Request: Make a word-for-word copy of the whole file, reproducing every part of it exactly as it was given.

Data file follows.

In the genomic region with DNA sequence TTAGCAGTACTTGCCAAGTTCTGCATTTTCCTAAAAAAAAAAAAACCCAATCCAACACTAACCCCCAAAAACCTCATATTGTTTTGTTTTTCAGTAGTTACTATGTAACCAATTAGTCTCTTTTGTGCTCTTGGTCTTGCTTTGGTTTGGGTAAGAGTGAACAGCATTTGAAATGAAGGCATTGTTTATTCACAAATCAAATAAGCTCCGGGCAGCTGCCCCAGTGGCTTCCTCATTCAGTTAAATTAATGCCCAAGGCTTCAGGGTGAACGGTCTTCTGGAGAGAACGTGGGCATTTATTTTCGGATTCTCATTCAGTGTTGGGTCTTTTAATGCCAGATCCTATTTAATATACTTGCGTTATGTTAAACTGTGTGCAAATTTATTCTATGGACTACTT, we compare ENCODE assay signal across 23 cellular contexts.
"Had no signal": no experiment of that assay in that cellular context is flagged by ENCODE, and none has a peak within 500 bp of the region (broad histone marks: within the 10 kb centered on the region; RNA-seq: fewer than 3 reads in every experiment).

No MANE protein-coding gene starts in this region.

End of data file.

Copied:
In the genomic region with DNA sequence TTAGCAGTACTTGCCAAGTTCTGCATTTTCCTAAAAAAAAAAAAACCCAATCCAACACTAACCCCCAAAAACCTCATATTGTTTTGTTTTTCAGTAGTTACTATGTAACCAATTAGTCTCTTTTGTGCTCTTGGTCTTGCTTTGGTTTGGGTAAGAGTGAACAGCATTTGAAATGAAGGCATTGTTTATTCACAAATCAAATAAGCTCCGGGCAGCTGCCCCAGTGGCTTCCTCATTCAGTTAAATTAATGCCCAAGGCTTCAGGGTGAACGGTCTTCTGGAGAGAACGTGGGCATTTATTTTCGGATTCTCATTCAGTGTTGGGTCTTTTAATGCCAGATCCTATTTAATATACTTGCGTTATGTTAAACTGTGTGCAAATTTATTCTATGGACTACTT, we compare ENCODE assay signal across 23 cellular contexts.
"Had no signal": no experiment of that assay in that cellular context is flagged by ENCODE, and none has a peak within 500 bp of the region (broad histone marks: within the 10 kb centered on the region; RNA-seq: fewer than 3 reads in every experiment).

No MANE protein-coding gene starts in this region.